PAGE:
Kahne red-hot rookie driving red-hot Dodge

By Jeff Birchfield
STAR STAFF
jbirchfield@starhq.com

   Red, the classic race car color. Over the past 20 years, that color has often been associated with champion driver Bill Elliott and his famous No. 9. When Elliott decided to cut back to a reduced schedule in 2004, the honor of racing the red No. 9 Dodge on the Nextel Cup circuit was given to rookie driver Kasey Kahne.
   With Elliott still in the background serving as a driver coach, a veteran teammate in Jeremy Mayfield and a solid core of crewmen around him, Kahne has experienced tremendous early success.
   "I couldn't have imagined this fast of a start," said Kahne, who will be making a first Cup Series appearance at Bristol Motor Speedway. "I was able to get in with a good team and we were able to hit it off real quick. Tommy Baldwin, Bill Elliott, Jeremy Mayfield, everybody that has been a part of it, has helped me with the Nextel Cup side of things adapting to these race cars."
   In only his second Cup Series start, Kahne came within inches of beating defending NASCAR champion Matt Kenseth at Rockingham. When the series made its next stop at Las Vegas, again Kahne finished second to Kenseth. The following week at Atlanta, the red-hot rookie scored a third straight podium finish, ending the race behind Dale Earnhardt, Jr. and teammate Mayfield.
   "I didn't expect to have three top three finishes in three of the first four races," said Kahne, who also scored two poles in the season's first five races. "We still have the same goals we set at the start of the season - Raybestos Rookie of the Year, trying to run in the Top Ten, get experience and run laps. It's right now, we're doing really good and we have a shot of winning races."
   Kahne is still with the No. 38 Great Clips team in the NASCAR Busch Series. He finished on the back bumper of Kevin Harvick at Las Vegas three weekends ago. At the 2003 season finale in Homestead (Fla.) Kahne won his first ever Busch Series race, capping off a year where he finished seventh in the final point standings. He will pull double duty this race weekend, also driving in Saturday's Sharpie Professional 250 race.
   Racing in the Busch Series also made Kahne familiar with the drivers he's battling against in this year's Rookie of the Year battle. While Kahne seems like a shoo-in at this point, the season is still less than a quarter old.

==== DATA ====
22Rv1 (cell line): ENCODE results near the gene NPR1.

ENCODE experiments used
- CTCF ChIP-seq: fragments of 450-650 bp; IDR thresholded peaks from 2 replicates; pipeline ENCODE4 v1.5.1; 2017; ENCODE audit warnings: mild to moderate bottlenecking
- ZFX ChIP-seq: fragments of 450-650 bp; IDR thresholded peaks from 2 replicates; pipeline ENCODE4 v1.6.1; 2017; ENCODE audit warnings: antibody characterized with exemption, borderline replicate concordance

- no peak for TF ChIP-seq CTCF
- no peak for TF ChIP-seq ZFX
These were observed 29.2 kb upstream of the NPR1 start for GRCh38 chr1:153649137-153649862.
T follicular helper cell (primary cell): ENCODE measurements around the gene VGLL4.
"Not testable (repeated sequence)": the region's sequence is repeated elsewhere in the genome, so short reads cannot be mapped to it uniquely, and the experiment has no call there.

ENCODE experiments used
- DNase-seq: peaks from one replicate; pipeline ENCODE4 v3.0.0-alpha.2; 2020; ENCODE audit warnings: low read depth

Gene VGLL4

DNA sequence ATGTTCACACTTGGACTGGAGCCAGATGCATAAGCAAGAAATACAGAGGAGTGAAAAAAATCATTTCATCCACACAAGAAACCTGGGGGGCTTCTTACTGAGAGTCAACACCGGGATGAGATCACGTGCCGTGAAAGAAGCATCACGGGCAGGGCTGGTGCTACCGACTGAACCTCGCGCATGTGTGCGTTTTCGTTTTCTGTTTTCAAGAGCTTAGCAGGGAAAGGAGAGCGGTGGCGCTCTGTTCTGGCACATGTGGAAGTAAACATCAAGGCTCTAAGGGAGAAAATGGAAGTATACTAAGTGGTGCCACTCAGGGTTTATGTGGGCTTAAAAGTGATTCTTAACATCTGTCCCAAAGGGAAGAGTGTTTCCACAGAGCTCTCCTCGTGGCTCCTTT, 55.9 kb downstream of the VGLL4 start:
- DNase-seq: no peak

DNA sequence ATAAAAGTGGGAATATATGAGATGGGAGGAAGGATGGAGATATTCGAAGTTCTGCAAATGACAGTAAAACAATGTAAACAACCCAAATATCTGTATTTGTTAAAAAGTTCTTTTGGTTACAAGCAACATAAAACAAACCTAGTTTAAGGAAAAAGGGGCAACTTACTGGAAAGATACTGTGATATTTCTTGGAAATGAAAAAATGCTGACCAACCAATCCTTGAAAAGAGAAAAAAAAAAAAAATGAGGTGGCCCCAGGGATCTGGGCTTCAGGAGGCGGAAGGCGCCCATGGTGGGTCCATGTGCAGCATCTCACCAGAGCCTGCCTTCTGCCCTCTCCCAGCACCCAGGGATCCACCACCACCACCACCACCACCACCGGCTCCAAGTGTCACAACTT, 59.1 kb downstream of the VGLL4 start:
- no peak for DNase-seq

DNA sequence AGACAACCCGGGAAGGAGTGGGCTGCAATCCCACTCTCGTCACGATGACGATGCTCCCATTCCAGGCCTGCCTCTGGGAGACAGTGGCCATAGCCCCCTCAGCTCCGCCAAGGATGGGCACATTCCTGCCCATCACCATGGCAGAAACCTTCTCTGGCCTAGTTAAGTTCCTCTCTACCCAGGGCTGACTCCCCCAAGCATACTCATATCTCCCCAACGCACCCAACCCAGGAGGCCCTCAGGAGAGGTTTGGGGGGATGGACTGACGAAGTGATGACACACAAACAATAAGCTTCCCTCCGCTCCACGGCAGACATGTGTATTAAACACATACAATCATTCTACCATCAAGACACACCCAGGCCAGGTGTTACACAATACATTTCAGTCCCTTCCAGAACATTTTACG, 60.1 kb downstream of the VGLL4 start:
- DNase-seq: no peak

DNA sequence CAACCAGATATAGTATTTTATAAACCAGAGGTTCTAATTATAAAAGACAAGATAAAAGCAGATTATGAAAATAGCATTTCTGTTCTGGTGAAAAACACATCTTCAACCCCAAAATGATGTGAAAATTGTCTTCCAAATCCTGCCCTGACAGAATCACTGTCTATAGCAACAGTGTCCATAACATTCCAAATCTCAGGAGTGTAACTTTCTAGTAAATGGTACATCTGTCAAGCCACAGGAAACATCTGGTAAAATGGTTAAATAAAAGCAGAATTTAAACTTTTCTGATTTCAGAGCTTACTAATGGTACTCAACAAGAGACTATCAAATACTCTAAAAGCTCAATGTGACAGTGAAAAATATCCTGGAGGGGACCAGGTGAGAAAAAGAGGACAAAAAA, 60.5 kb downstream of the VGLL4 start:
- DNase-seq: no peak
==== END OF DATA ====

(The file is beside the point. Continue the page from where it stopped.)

"They all will be pretty tough," said Kahne. "Brendan Gaughan, Scott Wimmer will be tough. Johnny Sauter and Scott Riggs, they are both good drivers. It should be a good rookie race. I think Brendan Gaughan and Scott Wimmer so far look like the toughest ones to beat."
   One advantage for Kahne is working with crew chief Tommy Baldwin, whose credentials include winning the 2002 Daytona 500 with driver Ward Burton.
   "We weren't sure who was going to work with who at the start of the year," said the 23 year-old driver. "I was talking to Ray, Tommy was talking to Ray and we were talking to each other. I was really excited to find out I would be working with Tommy Baldwin. He's an awesome guy who knows how to win races. He puts all his time and effort into it."
   Of course there is the association with car owner Ray Evernham, noted for his role as crew chief for Jeff Gordon. In a recent interview, Evernham talked about the comparisons made of the two drivers. He said that his latest protégé', like Gordon a former USAC open wheel champion, is farther along at this stage of his career than Gordon was during the start of his rookie season.
   Another similarity with Gordon is each driver's bitter departure from the Ford Motor Company. Both drivers were groomed in the NASCAR Busch Series racing the Blue Oval, but went to other manufacturers once making the leap to the Cup Series. Gordon moved to the Chevrolets of car owner Rick Hendrick, while Kahne's move to Dodge away from an association with noted Ford owner Robert Yates threatened to bog down his career with legal action. In the end, each move worked out best for the driver.
   "I knew Ray Evernham had a great race team," said Kahne. "I knew he had built the team to get it to where it is now and that it had taken a little while. The way he structured it, it's going to be great and going to be around for a long time. It shows with how we're running right now."
   Kahne, a frequent winner in West Coast sprint car competition, was looked at by many open-wheel enthusiasts as the possible savior of champ car racing with him being courted by some influential people in the sport. Instead he followed the trail of sprint car heroes Ken Schrader, Gordon, Tony Stewart and Ryan Newman had blazed to stock car country.
   "When I was racing sprint cars, there was some talk of me going to IRL, CART or NASCAR," said the Enumclaw, Wash. driver. "I was up for anything. You don't get too many opportunities as good as the opportunities that I have gotten. What I've gotten with Ray Evernham is the best opportunity in the world. I want to give all the effort I can to make all this stuff work.
   "Ray Evernham started with a rookie driver and won championships. He has taught me a lot already. With him and "Awesome Bill" Elliott, they always have something to help me with."
   Despite the early flourish, Kahne knows Bristol is a place that can frustrate the best drivers in the world. That's one reason, he's hesitant to make any predictions on how his first Food City 500 might turn out.
   "Bristol can bring out some tempers," said Kahne. "I've had good races there and bad races there. It's a tough track, but I like it. It's fun to go to a track like that and see the atmosphere of the crowd. The tight racing, bump and bang a little bit, that's probably where I struggle the most at of any track."